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Vancouver teen was strangled; Snapchat, phone records tie suspect to her death, police say

David Bogdanov, 25, appeared in Clark County Superior Court Wednesday morning and faces a charge, for now, of second-degree murder.

VANCOUVER, Wash. — A man angry at learning that he had a sexual encounter with a transgender Vancouver teen strangled her, then dumped her body in a remote area of Clark County, according to court documents filed by Vancouver police detectives.

The remains of Nikki Kuhnhausen, 17, who disappeared June 6, were found earlier this month in the remote Larch Mountain area of Clark County.

Her accused killer, David Bogdanov, 25, appeared in Clark County Superior Court Wednesday morning. He faces a charge, for now, of second-degree murder.

In a press conference Wednesday morning, police said the case remains under investigation. The role of his two brothers "raise some concerns," police said. 

The actual charge against Bogdanov, including whether Kuhnhausen's death was a hate crime, may also change depending on the conclusion of the prosecutor's office, said Sgt. Jeff Kip with Vancouver police.

RELATED: Teen missing since June found dead in Clark County; man arrested for murder

The probable cause affidavit by the detectives provides the following timeline:

The late evening of June 5, two of Kuhnhausen's friends said she left a Vancouver home by herself. She returned about 5 a.m. June 6 wearing the coat of a man described in the affidavit as "an 'older' Russian male." She also had a bottle of Vodka.

Two friends used Kuhnhausen's cellphone on the sly to contact the man via Snapchat, later identified as Bogdanov.

A search warrant served June 26 of Kuhnhausen's Snapchat account showed that she had been communicating with Bogdanov early on June 6. His account confirmed the encounter, including a trip in what might have been a white van.

On June 28, detectives went to the homes of Bogdanov's brothers, Artur and Stanislav. They both said they had no knowledge of Kuhnhausen. Stanislav provided police with a cellphone number for David Bogdanov. He did not reply to social media messages left by investigators.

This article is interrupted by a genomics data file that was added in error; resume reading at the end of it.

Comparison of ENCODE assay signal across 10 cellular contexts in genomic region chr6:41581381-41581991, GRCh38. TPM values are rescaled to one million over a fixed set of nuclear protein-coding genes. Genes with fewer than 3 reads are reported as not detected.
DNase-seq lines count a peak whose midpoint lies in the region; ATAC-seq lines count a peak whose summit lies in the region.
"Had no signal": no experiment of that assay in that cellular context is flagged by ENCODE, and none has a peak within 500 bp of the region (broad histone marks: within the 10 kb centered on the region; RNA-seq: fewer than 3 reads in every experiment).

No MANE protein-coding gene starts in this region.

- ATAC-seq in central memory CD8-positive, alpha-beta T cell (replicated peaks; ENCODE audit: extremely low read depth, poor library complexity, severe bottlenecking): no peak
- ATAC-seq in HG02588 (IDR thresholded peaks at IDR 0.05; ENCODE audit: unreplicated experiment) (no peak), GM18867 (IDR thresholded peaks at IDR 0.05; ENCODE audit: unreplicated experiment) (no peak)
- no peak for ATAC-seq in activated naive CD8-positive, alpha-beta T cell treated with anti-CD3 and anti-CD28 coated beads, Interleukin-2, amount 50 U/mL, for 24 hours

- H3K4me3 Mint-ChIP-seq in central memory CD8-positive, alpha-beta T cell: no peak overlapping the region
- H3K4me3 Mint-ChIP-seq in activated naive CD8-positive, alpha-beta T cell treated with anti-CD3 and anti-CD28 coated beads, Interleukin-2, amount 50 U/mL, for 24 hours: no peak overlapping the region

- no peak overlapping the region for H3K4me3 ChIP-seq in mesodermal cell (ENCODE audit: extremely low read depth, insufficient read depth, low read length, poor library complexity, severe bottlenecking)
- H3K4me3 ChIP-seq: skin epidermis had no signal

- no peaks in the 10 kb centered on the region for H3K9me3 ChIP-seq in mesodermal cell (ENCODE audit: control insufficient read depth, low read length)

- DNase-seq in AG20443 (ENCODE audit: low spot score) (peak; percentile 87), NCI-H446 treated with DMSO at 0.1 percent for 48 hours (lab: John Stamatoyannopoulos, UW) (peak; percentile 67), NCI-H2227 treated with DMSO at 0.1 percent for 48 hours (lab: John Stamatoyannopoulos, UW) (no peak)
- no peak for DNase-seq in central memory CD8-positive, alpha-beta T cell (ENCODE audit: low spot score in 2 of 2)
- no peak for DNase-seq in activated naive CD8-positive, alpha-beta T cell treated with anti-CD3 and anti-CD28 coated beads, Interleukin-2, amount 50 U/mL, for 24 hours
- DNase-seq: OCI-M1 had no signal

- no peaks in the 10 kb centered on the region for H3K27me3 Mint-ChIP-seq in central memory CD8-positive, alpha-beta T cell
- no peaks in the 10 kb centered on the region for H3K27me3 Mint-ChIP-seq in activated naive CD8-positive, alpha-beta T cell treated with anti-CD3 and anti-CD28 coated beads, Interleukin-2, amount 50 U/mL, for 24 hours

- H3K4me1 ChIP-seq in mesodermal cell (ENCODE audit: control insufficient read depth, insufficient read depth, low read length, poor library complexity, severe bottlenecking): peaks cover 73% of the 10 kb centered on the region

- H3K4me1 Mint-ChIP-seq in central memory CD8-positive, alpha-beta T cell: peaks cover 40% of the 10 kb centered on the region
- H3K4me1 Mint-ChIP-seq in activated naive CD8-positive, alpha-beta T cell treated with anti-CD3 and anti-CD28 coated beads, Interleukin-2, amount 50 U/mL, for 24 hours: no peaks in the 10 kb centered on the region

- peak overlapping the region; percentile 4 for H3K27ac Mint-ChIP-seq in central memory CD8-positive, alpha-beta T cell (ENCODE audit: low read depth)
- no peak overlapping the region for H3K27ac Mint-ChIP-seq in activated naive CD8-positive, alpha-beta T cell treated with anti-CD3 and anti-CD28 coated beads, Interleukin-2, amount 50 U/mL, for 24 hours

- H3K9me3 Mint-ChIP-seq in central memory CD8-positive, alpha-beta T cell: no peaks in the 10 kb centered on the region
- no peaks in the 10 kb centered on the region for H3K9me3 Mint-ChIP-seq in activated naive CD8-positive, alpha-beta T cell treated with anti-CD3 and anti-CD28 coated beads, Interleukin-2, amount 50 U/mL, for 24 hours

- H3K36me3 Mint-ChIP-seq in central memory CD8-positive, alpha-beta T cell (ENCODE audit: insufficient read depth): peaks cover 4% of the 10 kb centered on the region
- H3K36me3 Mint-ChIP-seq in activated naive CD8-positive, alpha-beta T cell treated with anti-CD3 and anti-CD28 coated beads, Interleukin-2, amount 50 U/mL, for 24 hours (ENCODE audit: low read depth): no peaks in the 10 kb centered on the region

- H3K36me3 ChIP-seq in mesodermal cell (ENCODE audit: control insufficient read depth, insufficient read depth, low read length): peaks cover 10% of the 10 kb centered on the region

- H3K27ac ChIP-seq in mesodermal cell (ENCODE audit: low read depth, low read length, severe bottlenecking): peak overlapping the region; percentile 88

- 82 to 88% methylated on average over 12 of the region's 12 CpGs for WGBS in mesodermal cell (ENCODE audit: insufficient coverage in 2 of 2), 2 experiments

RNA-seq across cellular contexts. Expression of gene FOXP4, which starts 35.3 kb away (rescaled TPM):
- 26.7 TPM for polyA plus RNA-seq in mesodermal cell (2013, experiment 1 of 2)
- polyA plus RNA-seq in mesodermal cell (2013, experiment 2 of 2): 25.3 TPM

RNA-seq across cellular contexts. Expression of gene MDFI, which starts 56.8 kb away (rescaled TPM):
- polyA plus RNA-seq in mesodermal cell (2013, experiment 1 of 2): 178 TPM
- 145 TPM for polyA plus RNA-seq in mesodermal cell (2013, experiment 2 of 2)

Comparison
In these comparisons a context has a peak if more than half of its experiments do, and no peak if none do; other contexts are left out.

On an unspecified date in September, David Bogdanov contacted detectives. He called from the same phone number provided to police earlier by his brother.

He was interviewed by detectives on Oct. 2, telling them he knew that his brothers had been contacted earlier by police, but that he had no way of reaching his brothers.

He said he came across Kuhnhausen June 6 in downtown Vancouver. He and his brothers invited her for a drink at a bar. He gave her his coat because she was cold. After one drink, he let her keep the balance of a bottle of vodka. They exchanged addresses where they were staying.

The two got together a second time that morning, David and Stanislav Bogdanov arriving in the latter's white van. They drove to a home where Kuhnhausen got her cellphone. They then drove to Artur's home.

Outside that home, Kuhnhausen told David Bogdanov that she was biologically male. In the affidavit, he tells detectives "he was 'shocked', 'uncomfortable,' and 'really really disturbed' to learn that." 

He asked Kuhnhausen to get out of the van and she reportedly left on foot and he never saw her again. Detectives said in their sworn affidavit that they believe Kuhnhausen was strangled at that time.

David Bogdanov denied any sexual encounter with Kuhnhausen, saying that homosexuality is unacceptable in Russian culture. Bogdanov said he then went to work at job sites in Portland and Beaverton.

Cellphone locator pings and call logs place him at Artur's home about 12:30 a.m. on June 6 and Stanislav's home about 3 a.m. Between 4 and 4:30 a.m., he called an adult video store, then several escort services.

At about 8:20 a.m., he stops back again by the homes of his brothers. His phone then places him in the Larch Mountain area before returning to the homes of his brothers, and eventually to Portland.

Kuhnhausen's skull was found Dec. 7 in a steep, forested area in Larch Mountain, at a turnout. Over the next week, investigators also found more human remains, her clothing and jewelry. Dental records confirmed her identity.

Investigators also found her hair extensions, one of which was apparently used to strangle her. A bone from near the throat was found in one of them. The medical examiner ruled the cause of death as asphyxiation.

When detectives tried to interview David Bogdanov on Tuesday, he declined to answer any questions and was arrested, Sgt. Kipp said.

Credit: KGW
David Bogdanov,25, appears in Clark County Superior Court on Dec. 18, 2019 facing a charge of second-degree murder in the death of Vancouver teen Nikki Kuhnhausen.

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